How Nuclear Radiation Works

­You've probably heard people talk about radiation both in fiction and in real life. For example, when the Enterprise approaches a star on "Star Trek," a member of the crew might warn about an increase in radiation levels. In Tom Clancy's book "The Hunt for Red October," a Russian submarine has a nuclear reactor accident with radiation leakage that forces the crew to abandon ship. At Three Mile Island and Chernobyl, nuclear power plants released radioactive substances into the atmosphere during nuclear accidents. And in the aftermath of the March 2011 earthquake and tsunami that struck Japan, a nuclear crisis raised fears about radiation and questions about the safety of nuclear power.

­Nuclear radiation can be both extremely beneficial and extremely dangerous. It just depends on how you use it. X-ray machines, some types of sterilization equipment and nuclear power plants all use nuclear radiation -- but so do nuclear weapons. Nuclear materials (that is, s­ubstances that emit nuclear radiation) are fairly common and have found their way into our normal vocabularies in many different ways. You have probably heard (and used) many of the following terms:


­All of these terms are related by the fact that they all have something to do with nuclear elements, either natural or man-made. But what exactly is radiation? Why is it so dangerous? In this article, we will look at nuclear radiation so that you can understand exactly what it is and how it affects your life on a daily basis.


The "Nuclear" in "Nuclear Radiation"

In this figure, the yellow particles are orbital electrons, the blue particles are neutrons and the red particles are protons.
In this figure, the yellow particles are orbital electrons, the blue particles are neutrons and the red particles are protons.

­L­e­t's start at the beginning and understand where the word "nuclear" in "nuclear radiation" comes from. Here is something you should already feel comfortable with: Everything is made of atoms. Atoms bind together into molecules. So a water molecule is made from two hydrogen atoms and one oxygen atom bound together into a single unit. Because we learn about atoms and molecules in elementary school, we understand and feel comfortable with them. In nature, any atom you find will be one of 92 types of atoms, also known as elements. So every substance on Earth -- metal, plastics, hair, clothing, leaves, glass -- is made up of combinations of the 92 atoms that are found in nature. The Periodic Table of Elements you see in chemistry class is a list of the elements found in nature plus a number of man-made elements.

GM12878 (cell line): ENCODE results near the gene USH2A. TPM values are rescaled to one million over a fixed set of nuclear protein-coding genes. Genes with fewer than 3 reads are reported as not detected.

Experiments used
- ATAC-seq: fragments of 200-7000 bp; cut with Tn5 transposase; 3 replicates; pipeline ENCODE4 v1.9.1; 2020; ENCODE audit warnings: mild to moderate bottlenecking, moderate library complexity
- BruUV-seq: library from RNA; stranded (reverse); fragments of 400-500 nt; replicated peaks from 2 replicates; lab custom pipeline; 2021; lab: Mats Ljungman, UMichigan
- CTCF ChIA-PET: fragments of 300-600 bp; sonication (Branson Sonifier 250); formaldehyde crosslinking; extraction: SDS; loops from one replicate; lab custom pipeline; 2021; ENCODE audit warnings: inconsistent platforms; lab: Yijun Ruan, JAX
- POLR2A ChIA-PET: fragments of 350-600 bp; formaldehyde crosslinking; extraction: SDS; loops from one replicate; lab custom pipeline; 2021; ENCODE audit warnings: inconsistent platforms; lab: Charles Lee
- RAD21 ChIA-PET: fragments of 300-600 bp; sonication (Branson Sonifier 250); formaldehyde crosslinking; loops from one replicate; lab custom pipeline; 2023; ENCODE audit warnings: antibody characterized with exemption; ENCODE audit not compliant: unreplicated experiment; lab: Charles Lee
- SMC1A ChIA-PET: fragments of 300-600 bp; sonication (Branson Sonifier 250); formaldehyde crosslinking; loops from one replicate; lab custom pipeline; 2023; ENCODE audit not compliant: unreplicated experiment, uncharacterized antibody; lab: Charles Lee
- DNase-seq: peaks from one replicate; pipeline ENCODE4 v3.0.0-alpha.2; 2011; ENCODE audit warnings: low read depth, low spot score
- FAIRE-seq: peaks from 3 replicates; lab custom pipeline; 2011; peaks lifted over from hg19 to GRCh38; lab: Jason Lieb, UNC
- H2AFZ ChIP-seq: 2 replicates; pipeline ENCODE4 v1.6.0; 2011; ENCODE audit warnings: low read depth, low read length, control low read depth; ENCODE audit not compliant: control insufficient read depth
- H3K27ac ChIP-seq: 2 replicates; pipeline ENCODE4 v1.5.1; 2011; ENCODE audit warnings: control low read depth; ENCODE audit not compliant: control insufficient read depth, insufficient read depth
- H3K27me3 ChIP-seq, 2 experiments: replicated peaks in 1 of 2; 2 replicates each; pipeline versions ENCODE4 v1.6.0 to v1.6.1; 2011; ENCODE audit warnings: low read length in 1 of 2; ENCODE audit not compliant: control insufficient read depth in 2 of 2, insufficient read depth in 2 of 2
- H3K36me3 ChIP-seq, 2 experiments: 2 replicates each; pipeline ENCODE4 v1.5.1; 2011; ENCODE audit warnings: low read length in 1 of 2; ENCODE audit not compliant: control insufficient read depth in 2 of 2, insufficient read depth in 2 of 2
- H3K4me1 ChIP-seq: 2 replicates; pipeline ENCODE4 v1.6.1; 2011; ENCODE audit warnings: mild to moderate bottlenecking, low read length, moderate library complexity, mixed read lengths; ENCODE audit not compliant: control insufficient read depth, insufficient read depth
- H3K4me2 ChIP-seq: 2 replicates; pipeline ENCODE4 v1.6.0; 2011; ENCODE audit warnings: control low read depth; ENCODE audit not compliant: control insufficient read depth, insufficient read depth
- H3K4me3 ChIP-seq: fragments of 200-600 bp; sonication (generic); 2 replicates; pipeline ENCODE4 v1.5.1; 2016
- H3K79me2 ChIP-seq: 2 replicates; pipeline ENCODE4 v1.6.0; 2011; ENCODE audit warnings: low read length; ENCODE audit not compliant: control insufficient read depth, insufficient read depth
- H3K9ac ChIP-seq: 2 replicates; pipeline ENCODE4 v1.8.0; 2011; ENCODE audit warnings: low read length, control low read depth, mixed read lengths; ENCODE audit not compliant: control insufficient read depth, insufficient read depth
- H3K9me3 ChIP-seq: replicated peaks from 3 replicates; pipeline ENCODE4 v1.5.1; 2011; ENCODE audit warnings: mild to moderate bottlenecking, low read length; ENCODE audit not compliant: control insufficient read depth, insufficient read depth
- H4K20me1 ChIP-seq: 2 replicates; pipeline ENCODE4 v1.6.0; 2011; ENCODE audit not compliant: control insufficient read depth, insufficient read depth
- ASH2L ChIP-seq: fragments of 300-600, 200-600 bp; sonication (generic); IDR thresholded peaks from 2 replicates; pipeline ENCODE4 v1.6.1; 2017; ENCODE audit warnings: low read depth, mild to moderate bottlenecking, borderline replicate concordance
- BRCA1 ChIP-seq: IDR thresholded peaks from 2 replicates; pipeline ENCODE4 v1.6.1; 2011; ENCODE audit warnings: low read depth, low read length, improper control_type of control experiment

Inside every atom are three subatomic particles: protons, neutrons and electrons. Protons and neutrons bind together to form the nucleus of the atom, while the electrons surround and orbit the nucleus. Protons and electrons have opposite charges and therefore attract one another (electrons are negative and protons are positive, and opposite charges attract), and in most cases the number of electrons and protons are the same for an atom (making the atom neutral in charge). The neutrons are neutral. Their purpose in the nucleus is to bind protons together. Because the protons all have the same charge and would naturally repel one another, the neutrons act as "glue" to hold the protons tightly together in the nucleus.


The number of protons in the nucleus determines the behavior of an atom. For example, if you combine 13 protons with 14 neutrons to create a nucleus and then spin 13 electrons around that nucleus, what you have is an aluminum atom. If you group millions of aluminum atoms together you get a substance that is aluminum -- you can form aluminum cans, aluminum foil and aluminum siding out of it. All aluminum that you find in nature is called aluminum-27. The "27" is the atomic mass number -- the sum of the number of neutrons and protons in the nucleus. If you take an atom of aluminum and put it in a bottle and come back in several million years, it will still be an atom of aluminum. Aluminum-27 is therefore called a stable atom. Up to about 100 years ago, it was thought that all atoms were stable like this.